Customs duties on opium produced not only revenues but smuggling. The same thing would surely happen today.

One of the selling points of controlled legalization was also one of the decisive arguments for the repeal of Prohibition: taxation. Instead of spending billions to suppress the illicit traffic, the government would reap billions by imposing duties on legitimate imports and taxes on domestically manufactured drugs. Not only could these revenues be earmarked for drug treatment and education programs, but they would also increase the prices paid by the consumer, thus discouraging consumption, especially among adolescents.

The United States government has had extensive historical experience with the taxation of legal narcotics. In the nineteenth and early twentieth centuries, opium was imported and subject to customs duties. The imports were assigned to one of three categories. The first was crude opium, used mainly for medicinal purposes and for the domestic manufacture of morphine. Foreign-manufactured morphine, codeine, and heroin made up the second class of imports, while the third was smoking opium, most of it prepared in Hong Kong and shipped to San Francisco.

The imposts on these imported drugs fluctuated over the years, but they were generally quite stiff. From 1866 to 1914 the average ad valorem duty on crude opium was 33 percent; for morphine or its salts, 48 percent. From 1866 to 1908 the average duty on smoking opium was an extraordinarily high 97 percent. This last was in the nature of a sin tax; congressmen identified opium smoking with Chinese coolies, gamblers, pimps, and prostitutes and wished to discourage its importation and use.

These customs duties produced revenue; they also produced widespread smuggling, much of it organized by violent criminal societies like the Chinese tongs. The smugglers were as ingenious as their latter-day Mafia counterparts. They hid their shipments in everything from hollowed-out lumber to snake cages. Avoiding the customs collectors, they saved as much as three dollars a pound on crude opium, three dollars an ounce on morphine, and twelve dollars a pound on smoking opium. Twelve dollars seems a trifling sum by modern standards, hardly worth the risk of arrest, but in the nineteenth century it was more than most workers earned in a week. Someone who smuggled in fifty pounds of smoking opium in 1895 had gained the equivalent of a year’s wages. One knowledgeable authority estimated that when the duty on smoking opium was near its peak, the amount smuggled into the United States was nearly twice that legally imported and taxed. Something similar happened with eighteenth-century tobacco imports to the British Isles. More than a third of the tobacco consumed in England and Scotland circa 1750 had been clandestinely imported in order to avoid a duty of more than five pence per pound. The principle is the same for domestically produced drugs: If taxes are sufficiently onerous, an illegal supply system will spring up. Moonshining existed before and after, as well as during, Prohibition.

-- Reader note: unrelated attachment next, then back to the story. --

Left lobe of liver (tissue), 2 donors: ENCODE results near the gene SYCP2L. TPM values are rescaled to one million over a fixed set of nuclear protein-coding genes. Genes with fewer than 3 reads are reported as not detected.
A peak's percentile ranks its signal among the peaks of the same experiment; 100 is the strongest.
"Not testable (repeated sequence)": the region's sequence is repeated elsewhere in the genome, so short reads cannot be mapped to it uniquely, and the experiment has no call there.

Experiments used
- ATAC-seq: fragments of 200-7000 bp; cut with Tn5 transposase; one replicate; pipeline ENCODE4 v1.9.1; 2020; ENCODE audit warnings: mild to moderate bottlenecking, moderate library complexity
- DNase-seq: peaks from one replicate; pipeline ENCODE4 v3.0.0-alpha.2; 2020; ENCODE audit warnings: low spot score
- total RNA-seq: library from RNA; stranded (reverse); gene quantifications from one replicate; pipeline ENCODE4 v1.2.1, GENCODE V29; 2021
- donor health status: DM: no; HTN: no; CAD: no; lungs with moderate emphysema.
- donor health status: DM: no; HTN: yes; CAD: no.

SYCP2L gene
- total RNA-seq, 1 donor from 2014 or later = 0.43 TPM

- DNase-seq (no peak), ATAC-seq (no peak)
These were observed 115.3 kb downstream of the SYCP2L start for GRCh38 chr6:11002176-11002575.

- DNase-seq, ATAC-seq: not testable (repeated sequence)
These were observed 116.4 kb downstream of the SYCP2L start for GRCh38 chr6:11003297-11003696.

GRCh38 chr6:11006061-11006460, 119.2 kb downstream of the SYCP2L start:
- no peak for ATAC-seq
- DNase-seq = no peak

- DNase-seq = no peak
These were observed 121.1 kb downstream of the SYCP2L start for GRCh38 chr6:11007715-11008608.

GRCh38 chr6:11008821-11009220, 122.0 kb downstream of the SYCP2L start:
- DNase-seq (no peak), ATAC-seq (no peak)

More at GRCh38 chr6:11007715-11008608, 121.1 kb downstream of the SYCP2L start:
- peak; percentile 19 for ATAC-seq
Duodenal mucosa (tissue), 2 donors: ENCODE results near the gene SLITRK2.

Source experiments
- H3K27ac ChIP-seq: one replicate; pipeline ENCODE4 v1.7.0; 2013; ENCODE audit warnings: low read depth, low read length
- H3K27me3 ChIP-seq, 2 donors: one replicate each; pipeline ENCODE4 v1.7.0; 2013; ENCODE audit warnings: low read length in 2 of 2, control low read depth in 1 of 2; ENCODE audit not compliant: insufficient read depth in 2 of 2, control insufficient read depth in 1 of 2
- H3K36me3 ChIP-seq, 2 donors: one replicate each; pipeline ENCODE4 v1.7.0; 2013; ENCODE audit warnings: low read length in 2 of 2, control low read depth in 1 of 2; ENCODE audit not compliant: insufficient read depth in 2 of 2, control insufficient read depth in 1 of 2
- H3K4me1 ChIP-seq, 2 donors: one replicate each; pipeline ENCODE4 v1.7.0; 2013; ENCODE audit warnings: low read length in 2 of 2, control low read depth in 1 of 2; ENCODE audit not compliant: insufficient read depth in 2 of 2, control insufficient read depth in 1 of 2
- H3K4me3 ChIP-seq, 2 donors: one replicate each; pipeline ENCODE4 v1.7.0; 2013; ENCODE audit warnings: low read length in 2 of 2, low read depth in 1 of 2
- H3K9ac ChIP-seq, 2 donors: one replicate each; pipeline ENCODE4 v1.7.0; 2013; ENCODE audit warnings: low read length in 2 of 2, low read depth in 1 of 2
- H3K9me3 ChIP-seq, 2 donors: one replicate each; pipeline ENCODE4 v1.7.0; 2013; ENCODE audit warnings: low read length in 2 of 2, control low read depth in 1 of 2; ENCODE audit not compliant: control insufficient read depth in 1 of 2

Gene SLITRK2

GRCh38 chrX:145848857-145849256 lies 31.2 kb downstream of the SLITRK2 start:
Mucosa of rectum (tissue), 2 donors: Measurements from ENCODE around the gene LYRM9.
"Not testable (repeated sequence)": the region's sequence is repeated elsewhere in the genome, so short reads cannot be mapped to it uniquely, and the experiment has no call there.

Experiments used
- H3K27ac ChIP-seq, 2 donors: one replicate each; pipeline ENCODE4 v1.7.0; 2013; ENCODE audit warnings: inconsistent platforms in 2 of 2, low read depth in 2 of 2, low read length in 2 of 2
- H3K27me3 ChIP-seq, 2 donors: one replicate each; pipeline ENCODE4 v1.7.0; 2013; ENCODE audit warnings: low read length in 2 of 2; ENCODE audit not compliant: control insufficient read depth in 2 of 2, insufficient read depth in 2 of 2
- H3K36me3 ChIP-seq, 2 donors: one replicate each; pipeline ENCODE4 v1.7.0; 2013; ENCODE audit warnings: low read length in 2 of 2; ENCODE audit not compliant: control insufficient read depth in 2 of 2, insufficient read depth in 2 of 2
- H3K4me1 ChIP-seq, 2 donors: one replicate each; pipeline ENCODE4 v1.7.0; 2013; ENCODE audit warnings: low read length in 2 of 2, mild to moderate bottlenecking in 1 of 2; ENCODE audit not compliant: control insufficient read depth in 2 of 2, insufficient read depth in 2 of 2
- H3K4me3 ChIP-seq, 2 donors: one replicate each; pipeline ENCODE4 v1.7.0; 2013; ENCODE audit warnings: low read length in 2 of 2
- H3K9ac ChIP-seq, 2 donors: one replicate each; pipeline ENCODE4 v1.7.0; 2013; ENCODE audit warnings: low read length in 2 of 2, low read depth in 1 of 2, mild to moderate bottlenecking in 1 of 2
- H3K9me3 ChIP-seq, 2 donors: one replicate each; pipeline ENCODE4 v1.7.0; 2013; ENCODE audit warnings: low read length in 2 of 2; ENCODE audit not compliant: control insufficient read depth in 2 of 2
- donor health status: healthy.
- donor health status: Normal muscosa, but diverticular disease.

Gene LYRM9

The obvious solution is to set taxes at a sufficiently low level to discourage smuggling and illegal manufacturing. But again there is a dilemma. The most important illicit drugs are processed agricultural products that can be grown in several parts of the world by peasant labor. They are not, in other words, intrinsically expensive. Unless they are heavily taxed, legal consumers will be able to acquire them at little cost, less than ten dollars for a gram of cocaine. If drugs are that cheap, to say nothing of being 100 percent pure, the likelihood of a postlegalization epidemic of addiction will be substantially increased. But if taxes are given a stiff boost to enhance revenues and limit consumption, black marketeers will reenter the picture in numbers proportionate to the severity of the tax.

Tax revenues, like drugs themselves, can be addictive. In the twelve years after the repeal of Prohibition, federal liquor tax revenues ballooned from 259 million to 2.3 billion dollars. The government’s dependence on this money was one important reason anti-liquor forces made so little progress in their attempts to restrict alcohol consumption during World War II. Controlled drug legalization would also bring about a windfall in tax dollars, which in an era of chronic deficits would surely be welcomed and quickly spent. Should addiction rates become too high, a conflict between public health and revenue concerns would inevitably ensue.

When both proponents and opponents of controlled legalization talk about drug taxes, they generally assume a single level of taxation. The assumption is wrong. The nature of the federal system permits state and local governments to levy their own taxes on drugs in addition to the uniform federal customs and excise taxes. This means that total drug taxes, and hence the prices paid by consumers, will vary from place to place. Variation invites interstate smuggling, and if the variation is large enough, the smuggling can be extensive and involve organized crime.